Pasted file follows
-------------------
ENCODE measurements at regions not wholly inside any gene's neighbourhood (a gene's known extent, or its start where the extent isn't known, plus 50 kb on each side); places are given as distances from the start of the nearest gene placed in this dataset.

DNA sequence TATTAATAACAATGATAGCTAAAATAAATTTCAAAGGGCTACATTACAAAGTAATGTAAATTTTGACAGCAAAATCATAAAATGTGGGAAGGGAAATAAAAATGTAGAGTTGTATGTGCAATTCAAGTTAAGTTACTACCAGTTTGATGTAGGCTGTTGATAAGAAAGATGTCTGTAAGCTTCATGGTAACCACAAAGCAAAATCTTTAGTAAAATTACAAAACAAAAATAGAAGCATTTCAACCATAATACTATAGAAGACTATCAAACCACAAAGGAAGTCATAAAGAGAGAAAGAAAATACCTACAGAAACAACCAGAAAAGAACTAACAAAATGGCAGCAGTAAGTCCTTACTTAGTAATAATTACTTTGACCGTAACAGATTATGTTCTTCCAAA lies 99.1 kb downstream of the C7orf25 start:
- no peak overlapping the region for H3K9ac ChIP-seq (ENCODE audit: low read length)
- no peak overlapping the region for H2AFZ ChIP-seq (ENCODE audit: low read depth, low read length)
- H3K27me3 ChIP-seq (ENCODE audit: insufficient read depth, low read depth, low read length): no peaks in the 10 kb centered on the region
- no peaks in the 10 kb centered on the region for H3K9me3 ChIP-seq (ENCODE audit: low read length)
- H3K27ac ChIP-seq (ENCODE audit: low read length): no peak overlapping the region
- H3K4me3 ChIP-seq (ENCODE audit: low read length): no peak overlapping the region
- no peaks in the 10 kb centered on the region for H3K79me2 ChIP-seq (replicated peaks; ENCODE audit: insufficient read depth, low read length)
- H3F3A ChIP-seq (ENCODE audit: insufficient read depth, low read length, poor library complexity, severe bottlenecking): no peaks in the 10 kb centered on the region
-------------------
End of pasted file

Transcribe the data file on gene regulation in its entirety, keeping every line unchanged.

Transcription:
ENCODE measurements at regions not wholly inside any gene's neighbourhood (a gene's known extent, or its start where the extent isn't known, plus 50 kb on each side); places are given as distances from the start of the nearest gene placed in this dataset.

DNA sequence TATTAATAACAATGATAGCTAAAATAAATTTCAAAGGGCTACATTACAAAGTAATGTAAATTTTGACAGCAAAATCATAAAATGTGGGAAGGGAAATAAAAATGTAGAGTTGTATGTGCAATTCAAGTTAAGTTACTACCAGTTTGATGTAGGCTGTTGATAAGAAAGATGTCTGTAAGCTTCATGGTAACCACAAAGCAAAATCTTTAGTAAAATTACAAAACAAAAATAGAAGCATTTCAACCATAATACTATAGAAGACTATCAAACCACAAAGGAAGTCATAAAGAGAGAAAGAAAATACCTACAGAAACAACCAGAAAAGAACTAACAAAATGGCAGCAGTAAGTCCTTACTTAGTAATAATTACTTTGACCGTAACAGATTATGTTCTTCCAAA lies 99.1 kb downstream of the C7orf25 start:
- no peak overlapping the region for H3K9ac ChIP-seq (ENCODE audit: low read length)
- no peak overlapping the region for H2AFZ ChIP-seq (ENCODE audit: low read depth, low read length)
- H3K27me3 ChIP-seq (ENCODE audit: insufficient read depth, low read depth, low read length): no peaks in the 10 kb centered on the region
- no peaks in the 10 kb centered on the region for H3K9me3 ChIP-seq (ENCODE audit: low read length)
- H3K27ac ChIP-seq (ENCODE audit: low read length): no peak overlapping the region
- H3K4me3 ChIP-seq (ENCODE audit: low read length): no peak overlapping the region
- no peaks in the 10 kb centered on the region for H3K79me2 ChIP-seq (replicated peaks; ENCODE audit: insufficient read depth, low read length)
- H3F3A ChIP-seq (ENCODE audit: insufficient read depth, low read length, poor library complexity, severe bottlenecking): no peaks in the 10 kb centered on the region